Home Business News Expert discusses the biggest UK food and drink industry trends to look out for in 2023

Expert discusses the biggest UK food and drink industry trends to look out for in 2023

by LLB Reporter
21st Mar 23 9:44 am

Food trends are constantly evolving, led by changes in consumer mindset and behaviour, economic fluctuations, and major events affecting individual countries and even populations worldwide.

The food and drink landscape has changed considerably in recent months and years to make room for significant developments that were largely prompted by the cost-of-living crisis, supply chain issues and environmental concerns.

Many of these trends have been developing slowly yet steadily for years, while others may perhaps seem more unexpected, quickly emerging in response to recent developments.

Here, Ian Hart, business development director at adi Projects, a division of multi-disciplined UK engineering firm adi Group, discusses the most important trends predicted for the food and drinks market in 2023, and the best ways for manufacturers to successfully cater to them.

The rise in value options

Driven by the rising energy prices and cost of living, value options are quickly becoming one of the most appealing options for consumers.

2022 Christmas shopping trends are one of the biggest indicators of this trend’s growing likelihood to dominate the market in 2023, with a recent study – amongst many others of its kind – showing that nearly 60% of Christmas shoppers prioritised price over quality, availability, sustainability, and uniqueness.

Consumers are now reconsidering the amount of money they spend on groceries, and despite the challenges introduced by raw material shortages and increasing cost of production, 2023 will see an increase in circulation and demand for food and drink products that are less expensive to both produce and buy.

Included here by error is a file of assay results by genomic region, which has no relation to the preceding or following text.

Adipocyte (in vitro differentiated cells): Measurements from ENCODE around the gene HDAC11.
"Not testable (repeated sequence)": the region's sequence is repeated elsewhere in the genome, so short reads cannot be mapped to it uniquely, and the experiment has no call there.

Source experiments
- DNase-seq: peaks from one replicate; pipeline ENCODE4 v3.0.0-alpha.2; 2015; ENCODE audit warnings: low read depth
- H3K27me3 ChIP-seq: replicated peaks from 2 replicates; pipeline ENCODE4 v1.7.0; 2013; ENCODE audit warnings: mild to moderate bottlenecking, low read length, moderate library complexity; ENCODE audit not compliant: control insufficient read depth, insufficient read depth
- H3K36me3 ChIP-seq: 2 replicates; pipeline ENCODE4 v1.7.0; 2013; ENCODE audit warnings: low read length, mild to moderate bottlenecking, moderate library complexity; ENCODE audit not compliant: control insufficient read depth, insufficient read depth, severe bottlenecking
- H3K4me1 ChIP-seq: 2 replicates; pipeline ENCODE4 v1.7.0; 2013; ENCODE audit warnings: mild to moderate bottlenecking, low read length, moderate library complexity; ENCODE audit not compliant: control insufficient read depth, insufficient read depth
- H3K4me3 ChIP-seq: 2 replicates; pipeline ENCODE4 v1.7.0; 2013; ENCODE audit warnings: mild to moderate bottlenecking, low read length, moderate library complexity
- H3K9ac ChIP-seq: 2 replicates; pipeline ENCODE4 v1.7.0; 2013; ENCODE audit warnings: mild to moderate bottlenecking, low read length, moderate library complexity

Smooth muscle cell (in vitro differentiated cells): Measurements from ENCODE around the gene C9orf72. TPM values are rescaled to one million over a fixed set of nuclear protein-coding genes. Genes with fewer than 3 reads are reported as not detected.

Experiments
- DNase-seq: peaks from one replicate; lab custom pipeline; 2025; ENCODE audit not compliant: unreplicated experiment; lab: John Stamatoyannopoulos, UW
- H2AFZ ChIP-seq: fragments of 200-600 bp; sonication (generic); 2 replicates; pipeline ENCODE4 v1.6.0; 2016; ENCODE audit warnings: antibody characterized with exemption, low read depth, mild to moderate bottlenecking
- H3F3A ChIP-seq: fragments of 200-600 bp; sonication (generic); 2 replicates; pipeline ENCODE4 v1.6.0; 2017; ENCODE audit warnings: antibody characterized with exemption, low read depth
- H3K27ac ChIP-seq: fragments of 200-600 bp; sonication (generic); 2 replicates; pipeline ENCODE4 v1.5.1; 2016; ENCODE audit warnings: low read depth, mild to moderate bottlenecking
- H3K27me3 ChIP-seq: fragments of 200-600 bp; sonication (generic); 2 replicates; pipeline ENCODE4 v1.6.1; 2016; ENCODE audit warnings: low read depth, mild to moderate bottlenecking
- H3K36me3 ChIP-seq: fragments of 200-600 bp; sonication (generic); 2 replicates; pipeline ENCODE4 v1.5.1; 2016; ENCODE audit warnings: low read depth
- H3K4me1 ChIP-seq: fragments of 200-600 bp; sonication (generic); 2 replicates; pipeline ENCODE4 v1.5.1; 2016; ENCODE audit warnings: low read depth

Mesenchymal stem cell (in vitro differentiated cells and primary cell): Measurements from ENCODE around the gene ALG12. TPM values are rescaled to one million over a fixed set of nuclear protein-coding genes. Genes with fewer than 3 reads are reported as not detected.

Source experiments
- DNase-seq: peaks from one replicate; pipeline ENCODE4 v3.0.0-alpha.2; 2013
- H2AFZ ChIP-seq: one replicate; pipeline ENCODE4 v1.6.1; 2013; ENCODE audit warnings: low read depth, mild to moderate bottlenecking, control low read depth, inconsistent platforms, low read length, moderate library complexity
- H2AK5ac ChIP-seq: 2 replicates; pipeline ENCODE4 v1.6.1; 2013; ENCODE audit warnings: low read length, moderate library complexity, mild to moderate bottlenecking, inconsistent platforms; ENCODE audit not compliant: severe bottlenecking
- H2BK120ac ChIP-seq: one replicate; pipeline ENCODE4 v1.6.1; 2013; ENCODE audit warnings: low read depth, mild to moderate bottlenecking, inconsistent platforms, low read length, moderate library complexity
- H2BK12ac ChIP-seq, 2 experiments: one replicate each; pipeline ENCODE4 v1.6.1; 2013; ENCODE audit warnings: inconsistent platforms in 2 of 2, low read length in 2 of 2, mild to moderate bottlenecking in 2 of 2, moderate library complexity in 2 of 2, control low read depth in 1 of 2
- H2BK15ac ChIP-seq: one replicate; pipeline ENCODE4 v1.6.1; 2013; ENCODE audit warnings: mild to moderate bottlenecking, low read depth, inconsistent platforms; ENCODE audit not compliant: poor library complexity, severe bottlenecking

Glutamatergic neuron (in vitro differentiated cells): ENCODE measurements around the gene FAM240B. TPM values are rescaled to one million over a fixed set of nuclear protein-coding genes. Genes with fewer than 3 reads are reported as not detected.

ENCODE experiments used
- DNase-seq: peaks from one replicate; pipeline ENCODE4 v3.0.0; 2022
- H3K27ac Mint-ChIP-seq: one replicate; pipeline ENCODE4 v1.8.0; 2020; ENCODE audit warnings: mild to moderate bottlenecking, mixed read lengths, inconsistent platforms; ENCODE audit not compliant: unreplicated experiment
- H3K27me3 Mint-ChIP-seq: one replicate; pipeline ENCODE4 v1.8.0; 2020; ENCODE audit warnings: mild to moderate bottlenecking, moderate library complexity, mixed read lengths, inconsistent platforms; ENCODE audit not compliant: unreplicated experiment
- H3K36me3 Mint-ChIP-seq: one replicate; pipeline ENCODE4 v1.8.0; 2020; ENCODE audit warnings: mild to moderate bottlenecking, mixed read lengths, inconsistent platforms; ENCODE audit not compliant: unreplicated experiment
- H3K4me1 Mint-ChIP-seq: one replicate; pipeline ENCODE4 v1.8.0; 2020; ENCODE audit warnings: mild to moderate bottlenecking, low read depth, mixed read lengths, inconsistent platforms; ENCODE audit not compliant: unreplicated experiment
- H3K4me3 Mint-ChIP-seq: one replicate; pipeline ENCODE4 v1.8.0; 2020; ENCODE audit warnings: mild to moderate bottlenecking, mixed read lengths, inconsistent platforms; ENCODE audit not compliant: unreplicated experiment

The ongoing drive towards health and wellness

Though by no means a new trend, the health and wellness drive is nonetheless one that will continue to dominate the food industry, and likely for years to come.

ADM’s recent report on food and beverage consumer behaviour shifts highlights increased concerns over gut health, immune function, metabolic health, and overall self-care, with 77% of consumers vowing to make a commitment to healthier habits.

And with more research being available on the positive effects of eating well, consumers are gaining an even keener awareness of the food options that can effectively improve mental or physical health – and conversely, those that negatively affect it, and are more dedicated than ever to choosing foods that are able to provide health benefits.

Gluten-free, organic, low-fat, low-sugar and plant-based choices as well as foods that do not contain what are considered to be potentially harmful ingredients are all amongst the options preferred by shoppers.

Continuous growth in meat-free and plant-based products

A focus on health and wellness translates to an increase in the demand for plant-based and meat-free options, with supermarkets offering more variety within these products than ever amidst popular ‘Veganuary’ and other related campaigns.